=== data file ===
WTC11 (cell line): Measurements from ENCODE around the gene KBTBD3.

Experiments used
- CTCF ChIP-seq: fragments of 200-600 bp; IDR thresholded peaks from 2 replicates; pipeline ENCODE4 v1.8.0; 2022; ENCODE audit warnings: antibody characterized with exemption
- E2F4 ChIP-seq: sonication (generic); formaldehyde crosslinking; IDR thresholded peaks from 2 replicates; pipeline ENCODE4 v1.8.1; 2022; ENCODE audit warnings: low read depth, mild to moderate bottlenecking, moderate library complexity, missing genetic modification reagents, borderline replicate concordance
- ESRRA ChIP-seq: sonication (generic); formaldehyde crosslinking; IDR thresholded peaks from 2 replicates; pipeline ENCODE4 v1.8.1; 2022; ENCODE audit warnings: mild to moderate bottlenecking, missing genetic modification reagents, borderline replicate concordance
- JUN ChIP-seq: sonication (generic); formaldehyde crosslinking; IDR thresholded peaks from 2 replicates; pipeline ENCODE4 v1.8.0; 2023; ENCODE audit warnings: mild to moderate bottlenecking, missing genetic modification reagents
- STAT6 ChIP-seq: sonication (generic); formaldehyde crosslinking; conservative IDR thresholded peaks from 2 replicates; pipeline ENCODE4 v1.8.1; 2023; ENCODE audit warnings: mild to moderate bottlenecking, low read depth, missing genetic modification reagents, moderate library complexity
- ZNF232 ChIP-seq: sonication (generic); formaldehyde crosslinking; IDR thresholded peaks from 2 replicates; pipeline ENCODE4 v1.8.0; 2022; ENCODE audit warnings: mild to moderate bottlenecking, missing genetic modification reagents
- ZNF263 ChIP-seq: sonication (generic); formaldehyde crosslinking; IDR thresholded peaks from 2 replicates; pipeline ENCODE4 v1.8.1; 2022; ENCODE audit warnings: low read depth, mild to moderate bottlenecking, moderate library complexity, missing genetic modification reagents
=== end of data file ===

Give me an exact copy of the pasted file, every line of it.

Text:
WTC11 (cell line): Measurements from ENCODE around the gene KBTBD3.

Experiments used
- CTCF ChIP-seq: fragments of 200-600 bp; IDR thresholded peaks from 2 replicates; pipeline ENCODE4 v1.8.0; 2022; ENCODE audit warnings: antibody characterized with exemption
- E2F4 ChIP-seq: sonication (generic); formaldehyde crosslinking; IDR thresholded peaks from 2 replicates; pipeline ENCODE4 v1.8.1; 2022; ENCODE audit warnings: low read depth, mild to moderate bottlenecking, moderate library complexity, missing genetic modification reagents, borderline replicate concordance
- ESRRA ChIP-seq: sonication (generic); formaldehyde crosslinking; IDR thresholded peaks from 2 replicates; pipeline ENCODE4 v1.8.1; 2022; ENCODE audit warnings: mild to moderate bottlenecking, missing genetic modification reagents, borderline replicate concordance
- JUN ChIP-seq: sonication (generic); formaldehyde crosslinking; IDR thresholded peaks from 2 replicates; pipeline ENCODE4 v1.8.0; 2023; ENCODE audit warnings: mild to moderate bottlenecking, missing genetic modification reagents
- STAT6 ChIP-seq: sonication (generic); formaldehyde crosslinking; conservative IDR thresholded peaks from 2 replicates; pipeline ENCODE4 v1.8.1; 2023; ENCODE audit warnings: mild to moderate bottlenecking, low read depth, missing genetic modification reagents, moderate library complexity
- ZNF232 ChIP-seq: sonication (generic); formaldehyde crosslinking; IDR thresholded peaks from 2 replicates; pipeline ENCODE4 v1.8.0; 2022; ENCODE audit warnings: mild to moderate bottlenecking, missing genetic modification reagents
- ZNF263 ChIP-seq: sonication (generic); formaldehyde crosslinking; IDR thresholded peaks from 2 replicates; pipeline ENCODE4 v1.8.1; 2022; ENCODE audit warnings: low read depth, mild to moderate bottlenecking, moderate library complexity, missing genetic modification reagents